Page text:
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What does “best interests of the child” mean?

On Behalf of | Oct 13, 2021 | Child Custody |

You always want to maintain a strong relationship with your child. As a result, determining a parenting arrangement can be a particularly stressful aspect of divorce. Significant decision making (formerly called custody) and parenting time (formerly called visitation) are based on what is in the best interests of the child. What does that term mean for your family?

How does the court determine a child’s best interests?

Ultimately, the court determines what is in a child’s best interest by looking at what type of parenting arrangement will serve the child’s needs. This is accomplished by looking at a wide variety of different factors that impact your child’s physical, social, mental, and emotional wellbeing, including:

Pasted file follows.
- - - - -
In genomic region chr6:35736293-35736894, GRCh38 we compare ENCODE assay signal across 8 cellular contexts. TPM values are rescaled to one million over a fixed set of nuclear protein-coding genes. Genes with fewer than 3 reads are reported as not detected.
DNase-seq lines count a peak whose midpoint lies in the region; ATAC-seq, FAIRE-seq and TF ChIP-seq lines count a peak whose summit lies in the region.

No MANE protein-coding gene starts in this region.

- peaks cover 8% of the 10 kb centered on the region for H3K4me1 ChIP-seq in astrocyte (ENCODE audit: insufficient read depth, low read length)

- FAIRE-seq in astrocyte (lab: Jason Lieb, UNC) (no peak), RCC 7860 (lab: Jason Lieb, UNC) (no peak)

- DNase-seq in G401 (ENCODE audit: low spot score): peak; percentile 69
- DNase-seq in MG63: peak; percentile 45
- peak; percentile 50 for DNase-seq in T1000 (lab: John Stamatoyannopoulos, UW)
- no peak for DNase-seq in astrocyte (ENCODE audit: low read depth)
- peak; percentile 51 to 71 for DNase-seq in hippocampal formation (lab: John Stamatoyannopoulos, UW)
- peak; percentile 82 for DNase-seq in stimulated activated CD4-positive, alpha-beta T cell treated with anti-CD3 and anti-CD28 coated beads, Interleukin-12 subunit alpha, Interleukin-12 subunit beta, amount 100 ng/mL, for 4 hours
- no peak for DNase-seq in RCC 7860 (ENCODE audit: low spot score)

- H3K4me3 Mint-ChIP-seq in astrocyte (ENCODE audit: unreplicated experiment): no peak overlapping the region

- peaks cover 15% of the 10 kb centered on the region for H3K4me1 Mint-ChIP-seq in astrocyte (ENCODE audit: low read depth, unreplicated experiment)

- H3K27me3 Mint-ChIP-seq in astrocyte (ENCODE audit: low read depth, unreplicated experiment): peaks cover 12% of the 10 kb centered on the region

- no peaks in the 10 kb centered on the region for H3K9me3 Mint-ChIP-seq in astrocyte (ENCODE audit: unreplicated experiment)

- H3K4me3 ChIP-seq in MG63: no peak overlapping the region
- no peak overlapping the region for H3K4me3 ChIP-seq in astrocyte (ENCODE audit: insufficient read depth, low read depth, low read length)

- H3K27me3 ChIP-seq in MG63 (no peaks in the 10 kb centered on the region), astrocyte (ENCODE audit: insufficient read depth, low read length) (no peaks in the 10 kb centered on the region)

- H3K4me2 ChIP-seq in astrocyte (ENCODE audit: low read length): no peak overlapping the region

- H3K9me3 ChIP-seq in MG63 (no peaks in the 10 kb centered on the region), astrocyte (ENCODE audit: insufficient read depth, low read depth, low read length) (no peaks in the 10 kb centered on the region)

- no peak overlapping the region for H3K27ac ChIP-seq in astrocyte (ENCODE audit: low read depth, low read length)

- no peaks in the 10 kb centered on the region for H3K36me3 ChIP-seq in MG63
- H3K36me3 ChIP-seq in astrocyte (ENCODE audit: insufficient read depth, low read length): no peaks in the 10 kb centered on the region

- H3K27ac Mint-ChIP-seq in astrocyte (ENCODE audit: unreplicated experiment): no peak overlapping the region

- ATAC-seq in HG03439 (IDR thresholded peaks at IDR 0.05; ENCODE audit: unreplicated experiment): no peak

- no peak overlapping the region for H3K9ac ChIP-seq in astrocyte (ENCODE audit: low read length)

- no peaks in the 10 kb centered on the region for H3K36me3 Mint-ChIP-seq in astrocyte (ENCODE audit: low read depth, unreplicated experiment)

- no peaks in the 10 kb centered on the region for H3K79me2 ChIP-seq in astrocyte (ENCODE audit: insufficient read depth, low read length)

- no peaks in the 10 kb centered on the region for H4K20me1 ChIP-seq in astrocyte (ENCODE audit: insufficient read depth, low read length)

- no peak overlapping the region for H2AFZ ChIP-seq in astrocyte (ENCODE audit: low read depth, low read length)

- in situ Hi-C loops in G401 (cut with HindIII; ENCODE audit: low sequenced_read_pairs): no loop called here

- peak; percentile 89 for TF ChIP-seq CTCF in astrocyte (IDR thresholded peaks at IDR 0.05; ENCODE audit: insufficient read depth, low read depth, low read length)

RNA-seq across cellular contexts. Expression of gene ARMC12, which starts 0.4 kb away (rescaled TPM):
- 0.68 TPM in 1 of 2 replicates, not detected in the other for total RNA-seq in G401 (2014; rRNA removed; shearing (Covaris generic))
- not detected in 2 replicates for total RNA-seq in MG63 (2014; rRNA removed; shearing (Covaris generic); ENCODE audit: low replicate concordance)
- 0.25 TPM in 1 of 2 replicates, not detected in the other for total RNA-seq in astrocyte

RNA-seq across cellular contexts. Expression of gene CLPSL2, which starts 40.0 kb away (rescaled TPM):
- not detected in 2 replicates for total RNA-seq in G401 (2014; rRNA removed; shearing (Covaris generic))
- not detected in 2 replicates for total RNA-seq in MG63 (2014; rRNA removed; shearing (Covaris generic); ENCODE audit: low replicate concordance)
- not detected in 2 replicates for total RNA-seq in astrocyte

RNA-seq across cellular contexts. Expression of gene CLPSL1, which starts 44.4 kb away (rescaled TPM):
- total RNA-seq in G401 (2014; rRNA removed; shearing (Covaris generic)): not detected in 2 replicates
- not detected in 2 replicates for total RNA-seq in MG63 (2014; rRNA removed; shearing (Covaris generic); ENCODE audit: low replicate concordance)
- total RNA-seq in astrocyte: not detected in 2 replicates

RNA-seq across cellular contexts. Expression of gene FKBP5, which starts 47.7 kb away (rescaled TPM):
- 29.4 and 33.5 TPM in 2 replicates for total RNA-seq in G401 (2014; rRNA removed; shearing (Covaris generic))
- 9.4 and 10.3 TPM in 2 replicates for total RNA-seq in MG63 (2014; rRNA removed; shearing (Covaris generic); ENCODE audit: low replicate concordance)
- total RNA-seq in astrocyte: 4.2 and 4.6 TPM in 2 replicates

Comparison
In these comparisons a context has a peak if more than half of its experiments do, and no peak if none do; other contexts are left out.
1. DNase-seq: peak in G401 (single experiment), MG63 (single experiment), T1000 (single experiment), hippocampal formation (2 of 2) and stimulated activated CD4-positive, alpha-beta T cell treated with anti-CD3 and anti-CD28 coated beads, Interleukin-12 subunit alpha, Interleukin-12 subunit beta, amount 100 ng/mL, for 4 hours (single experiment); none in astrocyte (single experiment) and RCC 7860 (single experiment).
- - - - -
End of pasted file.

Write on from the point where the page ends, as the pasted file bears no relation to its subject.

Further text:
• Your child’s wishes
  • The wishes of both parents
  • Your child’s relationship to his or her home, schools, and community
  • Each parent’s ability to co-parent with the other parent, including any limitations posed by the distance between the parents’ homes
  • Each parent’s past parenting responsibilities and involvement
  • Your child’s needs
  • The physical and mental health of both parents and the child
  • Any past abuse or sex offenses on the part of either parent

The court can also address any other issues that are relevant to your unique situation.

How much say do you have in your custody arrangement?

While many people think difficult court battles are necessary to decide parenting arrangements, that is not necessarily the case. In fact, mediation is a required first step when determining child custody in Illinois, with litigation only occurring if parents cannot work together to reach an agreement. Mediation and other collaborative approaches allow you and other parent to apply your knowledge about your child to create an arrangement that you believe supports his or her needs.

The attorneys of Beattie | Onorato Family Law can guide you through the mediation process and, if an agreement cannot be reached, will be ready to advocate for you in the courtroom. Contact us today at 312-809-2750 to discuss your parenting concerns.